Alma Bridge in Sidmouth has been closed off to stop people venturing onto a dangerous stretch of beach blighted by an ‘unprecedented’ number of cliff falls.
Residents and visitors have been spotted risking life and limb by making their way onto the shingle at Pennington Point.
This despite the risk posed by the crumbling coastline and the country being in coronavirus lockdown.
County council bosses have now closed and barricaded the old structure which, prior to the virus crisis, had been set for demolition on April 6.
Work on a brand-new bridge over the River Sid 40metres upstream has also been halted. It had been due to open this spring.
Sidmouth representative and Devon County Council (DCC) cabinet member for highways Stuart Hughes said there has been an ‘unprecedented amount’ of landslides at East Beach this year.
Councillor Hughes told eastdevonnews.co.uk: “Our (DCC) contractors were taken off site due to COVID-19 and not being able to self-distance due to the nature of the bridge work.
“They are therefore unable to demolish the old bridge as planned in the week commencing April 6.
“There were several visitors/residents crossing the old bridge last Sunday and going onto East Beach, which is seeing frequent rock falls.
“Along with self-isolation/lockdown, the last thing we want is for someone to get seriously hurt or killed by being able to get onto this section of beach.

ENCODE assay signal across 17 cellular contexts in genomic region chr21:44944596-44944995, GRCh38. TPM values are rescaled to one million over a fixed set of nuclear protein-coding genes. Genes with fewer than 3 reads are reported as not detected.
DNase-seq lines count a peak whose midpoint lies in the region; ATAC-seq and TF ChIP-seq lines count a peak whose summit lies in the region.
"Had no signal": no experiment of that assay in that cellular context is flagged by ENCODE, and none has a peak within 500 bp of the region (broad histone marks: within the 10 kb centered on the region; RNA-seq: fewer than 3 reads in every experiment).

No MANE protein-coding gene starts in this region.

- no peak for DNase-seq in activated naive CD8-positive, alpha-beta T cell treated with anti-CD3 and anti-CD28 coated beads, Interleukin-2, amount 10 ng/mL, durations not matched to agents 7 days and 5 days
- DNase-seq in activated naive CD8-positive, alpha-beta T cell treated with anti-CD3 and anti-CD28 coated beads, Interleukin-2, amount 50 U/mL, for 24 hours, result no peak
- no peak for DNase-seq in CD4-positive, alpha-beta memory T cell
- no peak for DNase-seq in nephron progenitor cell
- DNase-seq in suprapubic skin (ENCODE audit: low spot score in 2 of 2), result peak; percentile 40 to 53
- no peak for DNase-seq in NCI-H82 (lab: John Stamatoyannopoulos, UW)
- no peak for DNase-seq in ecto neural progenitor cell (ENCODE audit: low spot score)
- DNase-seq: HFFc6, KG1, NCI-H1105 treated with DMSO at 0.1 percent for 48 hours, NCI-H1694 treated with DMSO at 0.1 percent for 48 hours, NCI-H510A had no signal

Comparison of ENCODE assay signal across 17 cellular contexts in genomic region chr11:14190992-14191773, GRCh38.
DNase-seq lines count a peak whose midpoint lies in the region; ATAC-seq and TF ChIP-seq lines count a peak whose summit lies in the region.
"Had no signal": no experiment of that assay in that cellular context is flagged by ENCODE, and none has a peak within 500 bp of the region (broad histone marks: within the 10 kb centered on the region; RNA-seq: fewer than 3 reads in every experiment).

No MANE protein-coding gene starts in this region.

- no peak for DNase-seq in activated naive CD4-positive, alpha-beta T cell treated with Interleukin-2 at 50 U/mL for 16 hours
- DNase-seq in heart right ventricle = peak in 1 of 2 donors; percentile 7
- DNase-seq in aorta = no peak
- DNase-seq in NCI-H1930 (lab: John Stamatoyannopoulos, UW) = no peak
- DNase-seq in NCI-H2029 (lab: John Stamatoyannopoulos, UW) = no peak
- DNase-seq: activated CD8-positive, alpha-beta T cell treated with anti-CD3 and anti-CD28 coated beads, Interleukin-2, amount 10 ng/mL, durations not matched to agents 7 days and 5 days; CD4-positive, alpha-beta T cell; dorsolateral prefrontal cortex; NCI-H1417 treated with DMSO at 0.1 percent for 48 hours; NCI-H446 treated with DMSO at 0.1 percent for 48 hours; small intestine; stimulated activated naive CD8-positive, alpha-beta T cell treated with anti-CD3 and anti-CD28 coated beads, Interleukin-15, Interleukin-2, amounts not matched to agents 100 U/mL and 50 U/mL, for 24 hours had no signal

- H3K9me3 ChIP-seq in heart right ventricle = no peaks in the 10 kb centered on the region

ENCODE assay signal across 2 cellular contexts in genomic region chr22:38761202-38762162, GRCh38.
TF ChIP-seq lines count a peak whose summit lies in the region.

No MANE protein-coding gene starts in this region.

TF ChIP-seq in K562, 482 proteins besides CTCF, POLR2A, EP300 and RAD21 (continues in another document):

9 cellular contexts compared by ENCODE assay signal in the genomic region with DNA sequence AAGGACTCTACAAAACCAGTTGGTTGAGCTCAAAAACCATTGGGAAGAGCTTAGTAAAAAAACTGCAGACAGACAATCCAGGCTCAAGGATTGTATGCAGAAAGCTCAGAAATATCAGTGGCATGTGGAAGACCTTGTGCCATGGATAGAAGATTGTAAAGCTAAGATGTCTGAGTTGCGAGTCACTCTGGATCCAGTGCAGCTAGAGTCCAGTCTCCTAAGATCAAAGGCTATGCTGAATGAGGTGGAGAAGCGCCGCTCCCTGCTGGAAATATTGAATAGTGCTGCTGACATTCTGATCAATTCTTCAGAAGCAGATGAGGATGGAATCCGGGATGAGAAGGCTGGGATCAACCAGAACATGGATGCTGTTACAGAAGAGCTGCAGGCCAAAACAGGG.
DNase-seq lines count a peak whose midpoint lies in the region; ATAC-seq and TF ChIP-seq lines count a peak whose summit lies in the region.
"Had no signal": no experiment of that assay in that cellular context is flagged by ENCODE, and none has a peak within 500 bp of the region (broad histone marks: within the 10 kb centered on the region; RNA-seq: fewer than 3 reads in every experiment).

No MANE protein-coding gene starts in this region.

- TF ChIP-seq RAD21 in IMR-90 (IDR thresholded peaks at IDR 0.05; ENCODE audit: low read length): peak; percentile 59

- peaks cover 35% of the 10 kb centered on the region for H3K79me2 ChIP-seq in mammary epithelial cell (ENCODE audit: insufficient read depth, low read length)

“The bridge was therefore made secure so no-one can gain access to cross from the Ham turning circle side and additional signing has been placed at Weston Mouth advising walkers that the access from the beach at Sidmouth is closed.”
The original Alma Bridge was designed by architect RW Sampson in the early 1900s.
Cllr Hughes added that – should anyone defy safety advice, venture along the beach and find themselves unable to turn back due to the incoming tide – a small area can be accessed from the beach.
This features a sign bearing an emergency telephone number for a key holder who can arrange for the gate that has been erected to be unlocked.
Cllr Hughes says he has given the ‘all-clear’ for county engineers to open talks with the district council about the bridge contractor placing rock armour at of Pennington Point.
This follows calls for emergency temporary work to protect the beleaguered cliffs while a long-term scheme is finalised.
“I also understand that our contractor could obtain further rock if required,” said Cllr Hughes.
East Devon District Council (EDDC), as the authority responsible for coastal protection, would need to give any temporary move the green light.